8.2.2. Teaching methods can change a lot in a classroom. For example, you can't teach every lesson the same way for every student because each student has a different learning style and we must do our best to accommodate those in order to give our students an opportunity to succeed.

8.2.3. Ability grouping can be unfair to students that are grouped with those that are less likely to succeed and causes them to fall back even more rather than grouping children together so that each group has an equal skill set in each.

8.2.4. Curriculum can also sometimes be biased causing discord in a classroom or school system.

9. Chapt. 10 - Educational Reform

9.1. Educational Reforms: http://www2.ed.gov/pubs/SER/index.html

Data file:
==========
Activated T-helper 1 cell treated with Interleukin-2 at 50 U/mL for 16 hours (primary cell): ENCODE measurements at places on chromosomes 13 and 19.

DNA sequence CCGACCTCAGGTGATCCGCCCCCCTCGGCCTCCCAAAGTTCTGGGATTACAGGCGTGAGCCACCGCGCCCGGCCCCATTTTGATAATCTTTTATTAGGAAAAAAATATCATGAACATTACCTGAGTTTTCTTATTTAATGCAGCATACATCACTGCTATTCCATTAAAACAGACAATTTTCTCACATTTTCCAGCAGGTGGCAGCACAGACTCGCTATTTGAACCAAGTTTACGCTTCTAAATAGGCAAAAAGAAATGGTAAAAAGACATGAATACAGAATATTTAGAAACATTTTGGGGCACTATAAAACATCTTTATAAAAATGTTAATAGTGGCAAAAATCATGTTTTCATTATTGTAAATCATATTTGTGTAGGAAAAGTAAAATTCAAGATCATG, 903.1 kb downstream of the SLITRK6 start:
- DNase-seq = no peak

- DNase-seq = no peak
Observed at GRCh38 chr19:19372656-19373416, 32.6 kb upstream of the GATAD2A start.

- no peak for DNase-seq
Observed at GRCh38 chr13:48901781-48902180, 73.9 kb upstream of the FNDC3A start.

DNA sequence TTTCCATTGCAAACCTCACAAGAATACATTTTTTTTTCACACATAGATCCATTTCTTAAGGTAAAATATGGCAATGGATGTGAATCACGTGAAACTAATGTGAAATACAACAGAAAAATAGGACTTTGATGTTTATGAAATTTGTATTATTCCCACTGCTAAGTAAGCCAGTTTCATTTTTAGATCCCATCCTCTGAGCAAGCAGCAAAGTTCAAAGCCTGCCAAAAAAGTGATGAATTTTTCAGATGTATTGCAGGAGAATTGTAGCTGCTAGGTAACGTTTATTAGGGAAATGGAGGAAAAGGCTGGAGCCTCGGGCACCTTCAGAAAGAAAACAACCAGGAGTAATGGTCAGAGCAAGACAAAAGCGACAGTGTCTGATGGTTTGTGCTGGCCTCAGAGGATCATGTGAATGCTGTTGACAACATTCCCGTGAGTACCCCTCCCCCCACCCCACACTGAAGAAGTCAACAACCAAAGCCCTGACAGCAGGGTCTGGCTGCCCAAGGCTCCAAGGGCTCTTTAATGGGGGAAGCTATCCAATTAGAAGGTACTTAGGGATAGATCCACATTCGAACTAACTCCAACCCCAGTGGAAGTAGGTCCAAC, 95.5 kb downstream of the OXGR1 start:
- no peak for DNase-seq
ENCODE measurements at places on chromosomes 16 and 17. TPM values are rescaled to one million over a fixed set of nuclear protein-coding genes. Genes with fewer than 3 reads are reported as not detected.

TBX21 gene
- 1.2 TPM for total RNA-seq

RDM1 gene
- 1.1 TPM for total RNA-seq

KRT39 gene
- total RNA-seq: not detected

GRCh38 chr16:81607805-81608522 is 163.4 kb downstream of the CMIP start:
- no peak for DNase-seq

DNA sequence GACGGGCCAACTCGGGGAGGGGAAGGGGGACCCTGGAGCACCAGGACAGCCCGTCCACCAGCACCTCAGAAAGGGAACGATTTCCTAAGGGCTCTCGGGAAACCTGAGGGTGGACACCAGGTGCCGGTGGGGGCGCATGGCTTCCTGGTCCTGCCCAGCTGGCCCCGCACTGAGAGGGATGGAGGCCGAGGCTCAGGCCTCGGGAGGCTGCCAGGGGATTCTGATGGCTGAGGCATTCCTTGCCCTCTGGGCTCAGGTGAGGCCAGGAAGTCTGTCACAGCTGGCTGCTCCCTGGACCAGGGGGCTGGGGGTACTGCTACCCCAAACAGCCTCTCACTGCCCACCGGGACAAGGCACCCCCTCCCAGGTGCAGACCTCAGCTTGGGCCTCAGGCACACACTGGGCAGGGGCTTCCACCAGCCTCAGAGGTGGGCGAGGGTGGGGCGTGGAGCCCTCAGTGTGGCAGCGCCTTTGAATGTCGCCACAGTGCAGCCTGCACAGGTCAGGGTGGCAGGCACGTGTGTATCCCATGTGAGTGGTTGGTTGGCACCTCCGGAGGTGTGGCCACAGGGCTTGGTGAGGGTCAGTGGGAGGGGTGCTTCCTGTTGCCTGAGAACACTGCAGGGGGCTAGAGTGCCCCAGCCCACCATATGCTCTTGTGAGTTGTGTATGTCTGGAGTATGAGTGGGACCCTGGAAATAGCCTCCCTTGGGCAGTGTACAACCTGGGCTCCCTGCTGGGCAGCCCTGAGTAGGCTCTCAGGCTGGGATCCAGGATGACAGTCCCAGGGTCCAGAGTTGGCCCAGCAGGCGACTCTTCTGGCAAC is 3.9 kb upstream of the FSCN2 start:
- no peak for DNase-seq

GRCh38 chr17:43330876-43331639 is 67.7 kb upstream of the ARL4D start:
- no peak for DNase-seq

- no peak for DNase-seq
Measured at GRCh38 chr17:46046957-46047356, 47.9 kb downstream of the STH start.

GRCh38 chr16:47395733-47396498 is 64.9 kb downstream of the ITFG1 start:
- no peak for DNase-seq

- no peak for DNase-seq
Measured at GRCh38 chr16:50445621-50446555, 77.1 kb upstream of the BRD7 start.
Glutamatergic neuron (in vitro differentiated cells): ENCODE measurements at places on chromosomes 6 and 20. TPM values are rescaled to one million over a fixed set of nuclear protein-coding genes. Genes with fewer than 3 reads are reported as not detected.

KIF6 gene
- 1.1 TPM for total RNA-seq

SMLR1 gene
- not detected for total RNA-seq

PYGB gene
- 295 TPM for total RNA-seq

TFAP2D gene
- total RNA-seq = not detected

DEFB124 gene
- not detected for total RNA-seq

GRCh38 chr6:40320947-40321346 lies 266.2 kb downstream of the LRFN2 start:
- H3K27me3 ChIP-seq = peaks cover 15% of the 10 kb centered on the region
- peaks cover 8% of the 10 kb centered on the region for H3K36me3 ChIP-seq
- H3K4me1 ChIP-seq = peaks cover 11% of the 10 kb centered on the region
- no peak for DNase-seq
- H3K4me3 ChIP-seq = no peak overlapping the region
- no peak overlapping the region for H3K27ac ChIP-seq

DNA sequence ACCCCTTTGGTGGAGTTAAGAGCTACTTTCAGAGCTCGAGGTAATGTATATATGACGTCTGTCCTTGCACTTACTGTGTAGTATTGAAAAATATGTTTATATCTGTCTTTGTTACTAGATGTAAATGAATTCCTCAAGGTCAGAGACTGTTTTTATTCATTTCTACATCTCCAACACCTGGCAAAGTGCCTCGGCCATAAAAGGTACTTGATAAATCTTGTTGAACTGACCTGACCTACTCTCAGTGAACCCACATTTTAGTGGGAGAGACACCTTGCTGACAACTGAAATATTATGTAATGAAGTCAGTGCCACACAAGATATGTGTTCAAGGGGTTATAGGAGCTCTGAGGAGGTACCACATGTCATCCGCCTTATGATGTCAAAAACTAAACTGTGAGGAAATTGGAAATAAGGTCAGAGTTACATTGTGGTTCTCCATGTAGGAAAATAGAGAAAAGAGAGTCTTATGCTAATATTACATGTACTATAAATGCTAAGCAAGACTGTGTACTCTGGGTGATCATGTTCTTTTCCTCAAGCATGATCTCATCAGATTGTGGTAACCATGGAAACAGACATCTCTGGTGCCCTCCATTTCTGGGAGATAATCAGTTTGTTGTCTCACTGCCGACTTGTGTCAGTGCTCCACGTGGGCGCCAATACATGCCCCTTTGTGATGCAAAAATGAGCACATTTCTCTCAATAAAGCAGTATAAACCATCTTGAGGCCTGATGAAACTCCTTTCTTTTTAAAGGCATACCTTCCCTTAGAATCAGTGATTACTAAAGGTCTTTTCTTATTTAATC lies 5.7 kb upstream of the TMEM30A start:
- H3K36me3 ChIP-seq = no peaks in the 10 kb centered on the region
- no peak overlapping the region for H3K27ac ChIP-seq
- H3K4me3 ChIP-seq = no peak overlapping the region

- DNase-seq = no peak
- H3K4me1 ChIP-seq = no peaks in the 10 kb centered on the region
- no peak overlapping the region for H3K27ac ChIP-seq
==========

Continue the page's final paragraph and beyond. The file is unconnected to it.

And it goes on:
9.1.1. "During the past decade, the federal government has expanded funding for child care, Head Start, family support efforts, and programs for young children with special needs. Many states and communities have developed new early childhood and family support initiatives. This early childhood study, conducted by National Association of State Boards of Education, focused on three types of innovative programs: (1) Parent education programs which provide information and support to parents on how to help their children's learning and development; (2) Child care programs which provide educational and social experiences to young children whose parents work; (3) Community-based partnerships which bring together health, human service, and early childhood agencies to provide more convenient, comprehensive and sustained services to young children and families."